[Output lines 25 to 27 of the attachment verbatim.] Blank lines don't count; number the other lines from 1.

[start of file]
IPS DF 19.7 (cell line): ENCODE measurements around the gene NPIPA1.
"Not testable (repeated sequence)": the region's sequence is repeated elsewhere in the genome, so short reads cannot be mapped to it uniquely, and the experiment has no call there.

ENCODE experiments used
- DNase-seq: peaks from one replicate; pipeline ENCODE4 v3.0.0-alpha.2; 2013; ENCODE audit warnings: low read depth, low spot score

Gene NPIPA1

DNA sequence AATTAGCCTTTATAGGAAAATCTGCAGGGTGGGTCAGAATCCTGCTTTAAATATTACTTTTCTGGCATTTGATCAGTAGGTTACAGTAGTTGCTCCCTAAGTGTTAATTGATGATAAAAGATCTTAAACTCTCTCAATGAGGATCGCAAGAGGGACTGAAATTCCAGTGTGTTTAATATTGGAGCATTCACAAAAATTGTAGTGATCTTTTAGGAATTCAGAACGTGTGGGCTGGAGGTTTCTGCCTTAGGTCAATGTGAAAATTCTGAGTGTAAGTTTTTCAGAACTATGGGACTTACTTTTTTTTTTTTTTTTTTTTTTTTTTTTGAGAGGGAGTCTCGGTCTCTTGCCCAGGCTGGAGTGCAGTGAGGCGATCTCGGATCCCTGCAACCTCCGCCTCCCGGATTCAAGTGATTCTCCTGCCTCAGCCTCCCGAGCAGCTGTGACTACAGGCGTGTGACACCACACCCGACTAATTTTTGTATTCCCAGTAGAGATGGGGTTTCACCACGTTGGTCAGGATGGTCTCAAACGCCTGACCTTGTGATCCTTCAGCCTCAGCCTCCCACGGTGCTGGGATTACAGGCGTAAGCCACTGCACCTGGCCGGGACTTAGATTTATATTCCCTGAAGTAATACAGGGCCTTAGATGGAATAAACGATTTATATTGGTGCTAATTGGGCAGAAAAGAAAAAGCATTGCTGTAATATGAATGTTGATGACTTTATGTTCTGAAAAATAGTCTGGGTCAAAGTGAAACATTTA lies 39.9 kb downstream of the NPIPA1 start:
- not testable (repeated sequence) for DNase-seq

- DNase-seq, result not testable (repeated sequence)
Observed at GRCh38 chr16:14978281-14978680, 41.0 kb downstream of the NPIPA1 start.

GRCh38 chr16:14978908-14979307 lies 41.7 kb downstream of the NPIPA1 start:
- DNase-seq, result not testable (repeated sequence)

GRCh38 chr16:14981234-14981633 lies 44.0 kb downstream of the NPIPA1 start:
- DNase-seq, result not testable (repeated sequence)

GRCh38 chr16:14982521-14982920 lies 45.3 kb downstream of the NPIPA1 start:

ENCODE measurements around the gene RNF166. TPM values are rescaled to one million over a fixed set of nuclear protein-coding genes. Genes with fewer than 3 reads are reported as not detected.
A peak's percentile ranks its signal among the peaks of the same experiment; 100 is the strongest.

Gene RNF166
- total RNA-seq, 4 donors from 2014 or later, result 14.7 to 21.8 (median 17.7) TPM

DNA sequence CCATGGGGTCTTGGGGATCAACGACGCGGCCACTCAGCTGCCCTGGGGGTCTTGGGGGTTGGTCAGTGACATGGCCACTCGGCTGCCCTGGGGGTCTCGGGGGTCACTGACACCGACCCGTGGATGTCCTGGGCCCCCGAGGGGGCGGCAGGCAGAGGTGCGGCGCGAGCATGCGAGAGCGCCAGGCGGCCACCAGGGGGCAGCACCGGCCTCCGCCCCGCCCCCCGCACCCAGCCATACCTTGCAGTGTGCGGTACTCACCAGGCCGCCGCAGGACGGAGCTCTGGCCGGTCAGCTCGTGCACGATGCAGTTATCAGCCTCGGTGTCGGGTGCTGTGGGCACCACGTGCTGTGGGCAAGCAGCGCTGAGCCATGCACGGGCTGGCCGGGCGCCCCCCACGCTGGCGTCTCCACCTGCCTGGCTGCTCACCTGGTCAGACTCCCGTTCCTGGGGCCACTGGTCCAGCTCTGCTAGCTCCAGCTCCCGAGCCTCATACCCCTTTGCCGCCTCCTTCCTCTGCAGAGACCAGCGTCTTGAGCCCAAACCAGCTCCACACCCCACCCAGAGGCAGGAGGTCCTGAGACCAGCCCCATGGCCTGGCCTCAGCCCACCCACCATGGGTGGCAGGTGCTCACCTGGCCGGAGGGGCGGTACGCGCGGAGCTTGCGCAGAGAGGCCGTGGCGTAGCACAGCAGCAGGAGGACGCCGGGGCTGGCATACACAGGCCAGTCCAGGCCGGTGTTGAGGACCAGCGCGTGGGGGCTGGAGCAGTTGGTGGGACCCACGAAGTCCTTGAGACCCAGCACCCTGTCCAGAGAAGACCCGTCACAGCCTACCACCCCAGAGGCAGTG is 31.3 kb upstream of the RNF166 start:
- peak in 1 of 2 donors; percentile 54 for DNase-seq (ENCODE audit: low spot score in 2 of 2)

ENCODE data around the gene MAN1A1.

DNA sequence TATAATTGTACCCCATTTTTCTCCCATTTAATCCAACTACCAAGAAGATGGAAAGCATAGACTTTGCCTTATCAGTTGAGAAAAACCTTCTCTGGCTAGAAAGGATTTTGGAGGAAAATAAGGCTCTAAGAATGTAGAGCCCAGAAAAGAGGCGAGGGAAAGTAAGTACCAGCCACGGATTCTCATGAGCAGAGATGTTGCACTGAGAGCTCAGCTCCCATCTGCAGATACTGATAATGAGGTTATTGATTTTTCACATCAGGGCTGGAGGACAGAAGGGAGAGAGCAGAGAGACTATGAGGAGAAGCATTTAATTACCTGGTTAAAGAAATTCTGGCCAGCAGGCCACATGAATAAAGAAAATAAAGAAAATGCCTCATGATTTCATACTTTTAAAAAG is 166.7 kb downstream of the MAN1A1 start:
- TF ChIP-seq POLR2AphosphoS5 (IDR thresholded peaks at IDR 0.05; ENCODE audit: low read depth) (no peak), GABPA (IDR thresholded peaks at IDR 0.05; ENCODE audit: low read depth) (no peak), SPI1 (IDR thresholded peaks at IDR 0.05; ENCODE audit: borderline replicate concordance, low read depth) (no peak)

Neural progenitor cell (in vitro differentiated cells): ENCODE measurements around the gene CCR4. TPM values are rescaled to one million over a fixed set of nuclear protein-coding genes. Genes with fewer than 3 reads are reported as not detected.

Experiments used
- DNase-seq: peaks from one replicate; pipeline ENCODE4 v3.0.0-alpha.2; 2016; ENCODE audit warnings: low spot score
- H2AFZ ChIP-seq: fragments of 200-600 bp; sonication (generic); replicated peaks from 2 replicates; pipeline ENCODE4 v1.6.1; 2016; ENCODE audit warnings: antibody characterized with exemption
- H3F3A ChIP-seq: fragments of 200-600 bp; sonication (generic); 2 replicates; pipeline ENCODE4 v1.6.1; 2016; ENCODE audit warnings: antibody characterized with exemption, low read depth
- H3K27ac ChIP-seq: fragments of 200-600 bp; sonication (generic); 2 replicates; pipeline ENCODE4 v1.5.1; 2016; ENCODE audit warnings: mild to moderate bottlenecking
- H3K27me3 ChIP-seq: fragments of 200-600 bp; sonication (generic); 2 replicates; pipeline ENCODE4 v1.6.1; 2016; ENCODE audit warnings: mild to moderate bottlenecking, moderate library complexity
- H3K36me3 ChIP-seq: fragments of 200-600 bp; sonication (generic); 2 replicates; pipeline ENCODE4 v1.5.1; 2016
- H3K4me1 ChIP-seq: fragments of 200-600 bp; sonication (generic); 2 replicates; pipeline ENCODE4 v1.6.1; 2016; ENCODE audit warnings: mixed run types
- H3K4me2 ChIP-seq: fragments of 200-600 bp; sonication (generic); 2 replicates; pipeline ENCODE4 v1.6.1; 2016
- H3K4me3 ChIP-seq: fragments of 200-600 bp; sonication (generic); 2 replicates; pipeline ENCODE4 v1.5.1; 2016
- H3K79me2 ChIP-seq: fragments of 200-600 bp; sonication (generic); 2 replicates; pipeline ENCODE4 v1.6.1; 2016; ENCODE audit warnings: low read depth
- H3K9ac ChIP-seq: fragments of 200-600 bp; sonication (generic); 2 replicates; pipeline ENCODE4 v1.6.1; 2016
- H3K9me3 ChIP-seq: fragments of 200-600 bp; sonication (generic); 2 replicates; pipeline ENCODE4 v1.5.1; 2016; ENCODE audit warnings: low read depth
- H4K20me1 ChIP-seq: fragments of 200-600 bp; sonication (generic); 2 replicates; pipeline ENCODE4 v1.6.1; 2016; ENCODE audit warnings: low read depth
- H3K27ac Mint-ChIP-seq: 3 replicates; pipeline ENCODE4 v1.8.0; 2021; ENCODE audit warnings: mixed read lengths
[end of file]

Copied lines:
Experiments used
- DNase-seq: peaks from one replicate; pipeline ENCODE4 v3.0.0-alpha.2; 2016; ENCODE audit warnings: low spot score
- H2AFZ ChIP-seq: fragments of 200-600 bp; sonication (generic); replicated peaks from 2 replicates; pipeline ENCODE4 v1.6.1; 2016; ENCODE audit warnings: antibody characterized with exemption